# How to convert from Laplace Domain to Time Domain?

I want to convert the following equation from Laplace domain to continuous time domain:

$$F(s) = \frac{-2 m k v R}{2 m R s^{2} + m k s + 2 k R}$$

m, k, v, R are all constants.

If I can factor or put this into partial fractions, I can use the table here to convert: https://lpsa.swarthmore.edu/LaplaceZTable/LaplaceZFuncTable.html

eg.

$$\frac{1}{s+a} = e^{-at}$$

But I don't know how to break it down into that form. Is it doable? If so, how?

I have learned how to convert Laplace into the z-domain but I have found some problems with that. In particular, I need continuous time equations to set up the [n-1] and [n-2] etc. samples for the initial run or I won't get useful outputs.

• I think your question is really how to do partial fraction expansions -- the mathematics site would probably be best for that. – Dan Boschen Dec 23 '19 at 1:44
• Is $Fk(s)$ the Laplace transform of a signal, or is it a transfer function in the Laplace domain? – TimWescott Dec 23 '19 at 2:37
• I'm not sure which you'd call it. I don't think it's a transform of a signal. It's just an equation for force using the Laplace domain because it worked well in the derivatives, etc. Ie. It is of the nature that if $F(s) = 1/(s+3)$, then $F(t) = e^{-3t}$ as I have done that sort of conversion with simpler force equations and it worked. This is just too complicated for me to simply match up like that. – mike Dec 23 '19 at 2:44
• Re-reading your question, I see that what you're stuck on is just the partial fraction expansion -- I agree with @DanBoschen that you need learn how to do that. Partial fraction expansion is a topic that should be covered in the typical University course in Calculus, so if you kept your book it's in there somewhere. It should also be covered on the Web, someplace. You'll probably want to plug the numbers into your expression and then do the partial fraction expansion, although with a great deal of work, and the acceptance of complex arithmetic, you could make a general expression. – TimWescott Dec 23 '19 at 3:30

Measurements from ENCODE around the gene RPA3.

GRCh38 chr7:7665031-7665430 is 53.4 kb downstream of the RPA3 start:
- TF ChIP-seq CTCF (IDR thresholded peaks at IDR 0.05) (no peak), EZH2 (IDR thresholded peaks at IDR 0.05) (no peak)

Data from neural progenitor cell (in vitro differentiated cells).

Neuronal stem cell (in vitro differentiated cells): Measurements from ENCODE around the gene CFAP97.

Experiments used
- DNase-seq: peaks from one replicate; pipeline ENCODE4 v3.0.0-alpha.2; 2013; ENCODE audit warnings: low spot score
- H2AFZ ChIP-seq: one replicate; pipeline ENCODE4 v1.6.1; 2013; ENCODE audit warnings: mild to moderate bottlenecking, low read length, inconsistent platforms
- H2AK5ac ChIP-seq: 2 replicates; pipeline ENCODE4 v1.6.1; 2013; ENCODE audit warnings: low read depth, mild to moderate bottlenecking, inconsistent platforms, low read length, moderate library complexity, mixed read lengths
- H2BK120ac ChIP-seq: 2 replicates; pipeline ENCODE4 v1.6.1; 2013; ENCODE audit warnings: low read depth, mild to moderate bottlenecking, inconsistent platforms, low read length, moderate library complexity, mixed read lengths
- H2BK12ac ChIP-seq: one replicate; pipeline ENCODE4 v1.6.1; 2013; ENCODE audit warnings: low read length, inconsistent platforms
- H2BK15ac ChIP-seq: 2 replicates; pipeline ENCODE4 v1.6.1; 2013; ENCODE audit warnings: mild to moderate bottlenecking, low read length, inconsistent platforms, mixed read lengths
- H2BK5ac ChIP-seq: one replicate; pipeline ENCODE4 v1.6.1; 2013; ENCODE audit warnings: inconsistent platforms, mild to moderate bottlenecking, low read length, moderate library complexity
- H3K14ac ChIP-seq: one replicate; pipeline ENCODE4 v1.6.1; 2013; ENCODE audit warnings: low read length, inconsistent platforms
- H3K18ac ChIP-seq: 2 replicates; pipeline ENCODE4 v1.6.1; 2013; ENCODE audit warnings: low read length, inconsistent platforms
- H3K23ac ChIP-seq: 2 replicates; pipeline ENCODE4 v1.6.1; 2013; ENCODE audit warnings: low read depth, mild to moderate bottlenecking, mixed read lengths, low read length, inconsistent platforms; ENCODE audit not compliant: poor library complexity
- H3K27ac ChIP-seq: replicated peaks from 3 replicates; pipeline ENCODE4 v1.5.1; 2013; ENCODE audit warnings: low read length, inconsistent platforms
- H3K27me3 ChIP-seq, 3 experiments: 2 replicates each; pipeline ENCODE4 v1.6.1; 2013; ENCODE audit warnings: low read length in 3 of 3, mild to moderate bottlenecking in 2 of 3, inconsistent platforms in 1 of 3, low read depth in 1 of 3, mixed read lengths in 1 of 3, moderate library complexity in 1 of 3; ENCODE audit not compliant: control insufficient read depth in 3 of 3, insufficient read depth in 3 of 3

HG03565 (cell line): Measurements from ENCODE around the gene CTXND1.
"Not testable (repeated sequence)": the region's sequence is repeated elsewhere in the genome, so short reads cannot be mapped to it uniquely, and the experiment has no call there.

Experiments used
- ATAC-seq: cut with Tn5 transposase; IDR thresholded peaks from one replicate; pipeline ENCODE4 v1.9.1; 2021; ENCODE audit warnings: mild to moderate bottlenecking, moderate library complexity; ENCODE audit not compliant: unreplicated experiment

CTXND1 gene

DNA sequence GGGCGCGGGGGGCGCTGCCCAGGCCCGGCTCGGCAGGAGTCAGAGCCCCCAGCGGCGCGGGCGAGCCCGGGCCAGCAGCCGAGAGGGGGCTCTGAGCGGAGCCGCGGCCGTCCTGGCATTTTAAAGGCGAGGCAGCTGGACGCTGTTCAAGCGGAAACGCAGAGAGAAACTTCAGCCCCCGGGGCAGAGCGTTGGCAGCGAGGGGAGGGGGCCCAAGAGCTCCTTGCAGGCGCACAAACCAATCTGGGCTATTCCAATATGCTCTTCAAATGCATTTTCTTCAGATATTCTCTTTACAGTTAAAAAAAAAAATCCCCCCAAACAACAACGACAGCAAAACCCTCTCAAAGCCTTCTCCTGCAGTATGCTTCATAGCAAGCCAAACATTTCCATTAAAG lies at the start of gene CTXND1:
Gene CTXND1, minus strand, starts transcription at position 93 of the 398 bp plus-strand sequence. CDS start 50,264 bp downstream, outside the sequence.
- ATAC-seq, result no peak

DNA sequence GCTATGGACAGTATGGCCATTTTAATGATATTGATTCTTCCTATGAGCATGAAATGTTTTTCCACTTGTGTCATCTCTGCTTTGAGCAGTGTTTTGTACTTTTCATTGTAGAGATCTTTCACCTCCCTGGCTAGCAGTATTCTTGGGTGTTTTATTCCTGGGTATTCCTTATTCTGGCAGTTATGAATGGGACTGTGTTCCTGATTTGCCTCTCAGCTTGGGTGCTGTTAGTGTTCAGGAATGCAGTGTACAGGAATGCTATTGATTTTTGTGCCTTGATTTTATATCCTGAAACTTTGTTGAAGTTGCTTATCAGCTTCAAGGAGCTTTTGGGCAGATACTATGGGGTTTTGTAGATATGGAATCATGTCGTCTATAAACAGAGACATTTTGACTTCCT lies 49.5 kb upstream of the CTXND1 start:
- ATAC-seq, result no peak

• lol. I never took calculus in unversity. :) But I posted it to math here: math.stackexchange.com/questions/3485053/… and someone gave me a solution. I don't actually need to do partial fraction expansion if that answer is correct. The format it's in as $\frac{1}{(s+a)(s+b)}$ matches one of the conversion cheats from here: lpsa.swarthmore.edu/LaplaceZTable/LaplaceZFuncTable.html – mike Dec 23 '19 at 3:35

## 1 Answer

$$F(s) = \frac{-2 m k v R}{2mR\left(s-\frac 1{4mR}\left(-mk-\sqrt{m^2k^2-16mkR^2}\right)\right)\left(s-\frac 1{4mR}\left(-mk+\sqrt{m^2k^2-16mkR^2}\right)\right)}$$

$$F(s) = \frac{-2 m k v R}{2mR}*\frac{1}{\left(s-\frac 1{4mR}\left(-mk-\sqrt{m^2k^2-16mkR^2}\right)\right)\left(s-\frac 1{4mR}\left(-mk+\sqrt{m^2k^2-16mkR^2}\right)\right)}$$

$$F(s) = - k v *\frac{1}{\left(s-\frac 1{4mR}\left(-mk-\sqrt{m^2k^2-16mkR^2}\right)\right)\left(s-\frac 1{4mR}\left(-mk+\sqrt{m^2k^2-16mkR^2}\right)\right)}$$

Then I can use:

$$\frac{1}{(s+a)(s+b)} = \frac{e^{-at}-e^{-bt}}{b-a}$$

And that should do it!